There’s a huge negative perception in Kenya on the whole arts industry. Film is an economic opportunity just like any other industry. Many people are making a living out of it. Furthermore one is able to interact and network with diverse groups of people. This interaction has personally broadened my mind and knowledge. There is a lot I can talk about the film industry and it is our job as artistes to unite and show society the industry’s worth.
In your opinion, what do you think us, as creatives, need to do to change this negative perception of the whole arts industry?
As creatives, we need to first and foremost embrace our own stories and narratives. There’s too much imitation of what others are doing elsewhere yet we have so many stories to tell. Netflix took up the story of Pablo Escobar and created one of the most watched series globally, Narcos. Here in Kenya for example, we have a yet to be told story of a certain police officer who has highly feared in Nairobi in the 90s and 80s by the name Patrick Shaw. Picture that movie or television series. We also need to embrace unity because united we stand and divided we will constantly fall. Without unity we cannot progress as creatives. Hollywood is coming to Africa and not vice-versa. The sooner we get our act together and sort out our industry, the better for all of us.
You’ve recently began an initiative in conjunction with Sauti Afrika and Nerds Production called the ‘Rose Campaign’. Briefly inform us what it’s all about?
It’s an initiative that seeks to empower hundreds of thousands of young girls’ lives through providing sanitary towels to the less fortunate girls and provide a platform for women and young girls to speak about health matters concerning reproduction.As we were working in the slums, we noticed that most young girls cannot afford sanitary towels. Some were using tissues, others were using blankets, some even engaged in sex with older men to get the money to buy sanitary pads. It was really sad and heart-breaking! We decided to increase awareness on their plight using social media, and thereafter organized a fundraiser to donate free sanitary towels to the young girls. We also conduct mentorship sessions for the young girls on how they can work on their talents and use them to not only benefit them but also their local community. We are recruiting more volunteers and well-wishers as we seek to expand the scope of the initiative to better the lives of more young girls. We have actually also been to Meru through an Actor I used to work with who is based there. Anybody interested can always contact us .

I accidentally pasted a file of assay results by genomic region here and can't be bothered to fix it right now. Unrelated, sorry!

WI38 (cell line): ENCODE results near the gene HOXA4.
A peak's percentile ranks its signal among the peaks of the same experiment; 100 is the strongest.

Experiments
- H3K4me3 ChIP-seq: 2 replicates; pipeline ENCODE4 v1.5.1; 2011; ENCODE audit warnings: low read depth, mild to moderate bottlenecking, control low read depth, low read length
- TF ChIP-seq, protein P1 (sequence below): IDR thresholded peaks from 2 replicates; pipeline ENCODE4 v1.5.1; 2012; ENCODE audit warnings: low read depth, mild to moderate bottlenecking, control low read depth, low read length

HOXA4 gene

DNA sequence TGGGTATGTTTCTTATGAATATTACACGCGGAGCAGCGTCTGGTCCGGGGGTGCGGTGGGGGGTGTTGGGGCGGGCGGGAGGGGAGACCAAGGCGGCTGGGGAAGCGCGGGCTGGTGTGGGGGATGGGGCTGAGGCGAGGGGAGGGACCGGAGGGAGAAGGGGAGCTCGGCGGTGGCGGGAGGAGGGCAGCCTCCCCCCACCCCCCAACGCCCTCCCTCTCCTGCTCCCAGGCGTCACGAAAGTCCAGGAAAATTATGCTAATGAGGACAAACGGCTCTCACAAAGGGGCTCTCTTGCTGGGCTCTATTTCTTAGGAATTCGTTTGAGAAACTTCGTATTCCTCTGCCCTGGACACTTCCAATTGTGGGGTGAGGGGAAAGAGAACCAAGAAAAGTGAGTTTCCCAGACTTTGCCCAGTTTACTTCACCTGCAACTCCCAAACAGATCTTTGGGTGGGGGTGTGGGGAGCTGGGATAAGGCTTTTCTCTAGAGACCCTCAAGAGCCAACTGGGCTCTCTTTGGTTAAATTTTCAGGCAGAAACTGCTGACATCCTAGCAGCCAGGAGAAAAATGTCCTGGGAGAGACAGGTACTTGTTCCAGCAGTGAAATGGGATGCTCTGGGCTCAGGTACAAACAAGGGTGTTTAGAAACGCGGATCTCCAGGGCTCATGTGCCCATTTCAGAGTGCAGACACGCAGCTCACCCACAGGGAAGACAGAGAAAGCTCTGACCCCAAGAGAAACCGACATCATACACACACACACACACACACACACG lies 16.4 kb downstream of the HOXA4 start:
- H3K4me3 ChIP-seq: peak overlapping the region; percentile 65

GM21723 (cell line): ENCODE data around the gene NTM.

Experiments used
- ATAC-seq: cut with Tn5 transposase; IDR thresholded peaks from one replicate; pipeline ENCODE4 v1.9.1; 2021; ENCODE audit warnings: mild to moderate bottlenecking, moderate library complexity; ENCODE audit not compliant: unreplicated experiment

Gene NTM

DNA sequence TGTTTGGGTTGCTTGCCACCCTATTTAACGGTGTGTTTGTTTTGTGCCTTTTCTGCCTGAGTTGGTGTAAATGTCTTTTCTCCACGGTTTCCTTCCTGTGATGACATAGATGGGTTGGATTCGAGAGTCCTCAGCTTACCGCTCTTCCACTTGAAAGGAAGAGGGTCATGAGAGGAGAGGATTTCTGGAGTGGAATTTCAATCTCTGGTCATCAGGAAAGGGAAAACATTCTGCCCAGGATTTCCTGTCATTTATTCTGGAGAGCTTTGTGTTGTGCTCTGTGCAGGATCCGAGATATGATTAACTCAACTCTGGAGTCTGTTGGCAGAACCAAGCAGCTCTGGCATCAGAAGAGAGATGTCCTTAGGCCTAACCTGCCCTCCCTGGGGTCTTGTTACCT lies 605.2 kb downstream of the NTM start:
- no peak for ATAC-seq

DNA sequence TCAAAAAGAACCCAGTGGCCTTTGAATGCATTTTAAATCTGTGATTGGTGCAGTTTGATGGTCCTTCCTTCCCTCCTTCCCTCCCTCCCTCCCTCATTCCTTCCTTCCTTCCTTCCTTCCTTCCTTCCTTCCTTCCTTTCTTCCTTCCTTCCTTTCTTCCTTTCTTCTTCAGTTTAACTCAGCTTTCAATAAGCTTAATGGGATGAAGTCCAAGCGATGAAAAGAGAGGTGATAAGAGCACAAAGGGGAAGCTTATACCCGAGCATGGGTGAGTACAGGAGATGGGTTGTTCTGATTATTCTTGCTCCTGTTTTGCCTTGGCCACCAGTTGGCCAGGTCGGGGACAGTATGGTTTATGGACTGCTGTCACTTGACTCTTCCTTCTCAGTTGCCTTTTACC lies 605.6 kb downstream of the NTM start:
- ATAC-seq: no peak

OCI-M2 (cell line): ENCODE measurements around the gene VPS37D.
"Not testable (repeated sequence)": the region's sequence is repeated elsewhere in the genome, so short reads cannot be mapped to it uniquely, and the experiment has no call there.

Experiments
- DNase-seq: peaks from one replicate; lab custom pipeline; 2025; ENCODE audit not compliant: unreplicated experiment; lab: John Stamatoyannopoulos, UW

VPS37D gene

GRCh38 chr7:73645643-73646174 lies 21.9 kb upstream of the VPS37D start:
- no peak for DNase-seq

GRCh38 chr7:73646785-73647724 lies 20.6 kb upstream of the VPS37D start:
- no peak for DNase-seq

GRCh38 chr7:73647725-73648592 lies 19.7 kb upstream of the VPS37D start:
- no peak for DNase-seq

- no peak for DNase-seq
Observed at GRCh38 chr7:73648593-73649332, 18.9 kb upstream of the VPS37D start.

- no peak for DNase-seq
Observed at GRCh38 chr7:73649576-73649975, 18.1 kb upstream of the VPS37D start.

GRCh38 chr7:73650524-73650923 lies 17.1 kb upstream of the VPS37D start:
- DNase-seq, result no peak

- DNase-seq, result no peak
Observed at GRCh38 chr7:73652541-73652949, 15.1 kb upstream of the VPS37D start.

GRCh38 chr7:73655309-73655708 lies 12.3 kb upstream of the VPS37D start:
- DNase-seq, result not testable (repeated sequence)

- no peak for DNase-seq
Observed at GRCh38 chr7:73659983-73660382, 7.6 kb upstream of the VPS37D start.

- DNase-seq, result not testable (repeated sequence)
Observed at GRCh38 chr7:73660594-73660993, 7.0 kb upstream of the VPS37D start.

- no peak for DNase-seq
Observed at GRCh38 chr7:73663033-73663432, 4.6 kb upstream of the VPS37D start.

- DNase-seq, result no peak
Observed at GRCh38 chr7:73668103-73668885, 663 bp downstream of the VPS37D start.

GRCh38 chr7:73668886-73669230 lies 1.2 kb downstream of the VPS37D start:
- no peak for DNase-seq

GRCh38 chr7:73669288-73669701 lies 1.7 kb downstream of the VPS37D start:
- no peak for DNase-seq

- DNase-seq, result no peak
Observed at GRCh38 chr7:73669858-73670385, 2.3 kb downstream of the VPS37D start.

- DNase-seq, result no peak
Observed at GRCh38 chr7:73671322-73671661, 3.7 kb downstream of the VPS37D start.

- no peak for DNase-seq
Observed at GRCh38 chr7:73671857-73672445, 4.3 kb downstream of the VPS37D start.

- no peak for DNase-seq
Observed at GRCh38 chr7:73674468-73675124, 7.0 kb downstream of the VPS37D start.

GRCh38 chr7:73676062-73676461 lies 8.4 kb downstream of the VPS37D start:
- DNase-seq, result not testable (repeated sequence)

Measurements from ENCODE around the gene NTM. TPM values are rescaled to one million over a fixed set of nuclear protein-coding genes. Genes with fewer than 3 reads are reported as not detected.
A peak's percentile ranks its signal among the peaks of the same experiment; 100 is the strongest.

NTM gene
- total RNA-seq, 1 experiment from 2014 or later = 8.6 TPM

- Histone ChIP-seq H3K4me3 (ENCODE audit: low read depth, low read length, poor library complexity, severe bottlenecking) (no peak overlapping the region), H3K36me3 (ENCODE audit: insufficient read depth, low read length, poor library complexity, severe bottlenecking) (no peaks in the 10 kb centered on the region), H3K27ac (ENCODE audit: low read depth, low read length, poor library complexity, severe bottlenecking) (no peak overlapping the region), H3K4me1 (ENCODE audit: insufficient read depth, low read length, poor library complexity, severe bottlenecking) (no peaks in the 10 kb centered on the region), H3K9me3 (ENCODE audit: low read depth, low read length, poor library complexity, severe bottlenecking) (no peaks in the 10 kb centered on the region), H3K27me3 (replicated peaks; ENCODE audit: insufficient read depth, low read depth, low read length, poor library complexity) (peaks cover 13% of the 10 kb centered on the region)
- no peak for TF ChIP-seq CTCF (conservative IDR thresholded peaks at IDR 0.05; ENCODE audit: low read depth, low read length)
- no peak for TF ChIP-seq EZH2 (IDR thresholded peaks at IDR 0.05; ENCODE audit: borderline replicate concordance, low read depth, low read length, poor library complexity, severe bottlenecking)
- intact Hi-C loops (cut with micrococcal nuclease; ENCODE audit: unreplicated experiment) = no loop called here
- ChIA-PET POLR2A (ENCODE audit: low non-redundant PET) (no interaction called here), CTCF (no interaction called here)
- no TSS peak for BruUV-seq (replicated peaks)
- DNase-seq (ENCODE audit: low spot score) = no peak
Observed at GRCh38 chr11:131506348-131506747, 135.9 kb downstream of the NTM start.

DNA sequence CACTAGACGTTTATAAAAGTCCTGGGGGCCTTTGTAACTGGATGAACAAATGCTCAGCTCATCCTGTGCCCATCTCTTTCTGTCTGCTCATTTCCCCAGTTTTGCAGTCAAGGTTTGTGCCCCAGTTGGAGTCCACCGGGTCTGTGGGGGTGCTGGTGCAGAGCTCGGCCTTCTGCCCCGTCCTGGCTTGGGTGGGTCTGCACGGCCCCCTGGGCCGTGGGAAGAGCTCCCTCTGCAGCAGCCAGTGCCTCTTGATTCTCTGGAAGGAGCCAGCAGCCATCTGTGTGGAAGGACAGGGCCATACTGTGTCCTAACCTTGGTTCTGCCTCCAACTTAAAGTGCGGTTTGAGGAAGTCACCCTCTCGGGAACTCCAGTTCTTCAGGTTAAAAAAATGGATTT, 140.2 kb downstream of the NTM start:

From ‘Broken’ to the ‘Rose Campaign’, it seems you have a passion for community development.
It’s always good to give something back to the society. I ventured into talent management because I’m passionate about helping individuals grow to a higher level; same case with trying to uplift young people living in informal settlements. It isn’t their choice that they were born there and I believe we all have a duty to empower them if we all aspire for a greater nation.
Do you feel as artistes, whether through our artwork or through other side projects, we have done enough to impact our local communities?
I would say we haven’t done enough. There are some who have done incredible things in their local communities but I would say most out here are still seeking fame. Even when they engage in these projects, it’s not genuine. It’s more about the fame and the P.R. I believe we should always seek to impact somebody’s life in whatever way we can and learn to separate ‘Showbiz’ from genuine community-impacting initiatives.
One way in which filmmakers have tried to address certain societal issues is through receiving funding from non-governmental and civil society organizations that tackle the specific issue they seek to address. However, there have always been mixed reviews in the industry as to the role these organizations play in especially the film sector. What is your opinion on this matter?
It depends with the organization. I have worked with very good organizations such as The Mwelu Foundation, Hivos and Pathfinder. However, that does not mean that all organizations are good. At the end of the day, it all lies with the filmmaker. What do you want to achieve through your production? How do you want the society to view your production?
As we conclude, is there any production in the near future which we should look forward to?
Oh Yes! I’ve just told you about View From Above. I am working on a number of feature and short films and documentaries that showcase real African stories. My company was the official promoter of Ketchup, the Nigerian Musician, during his recent visit to Kenya this year. My vision is to conquer the African entertainment industry and of course as any other filmmaker Oscars is the dream!
The dream it is for all of us. Thank you very much Samuel for your time and supporting the Talanta Manufaa initiative.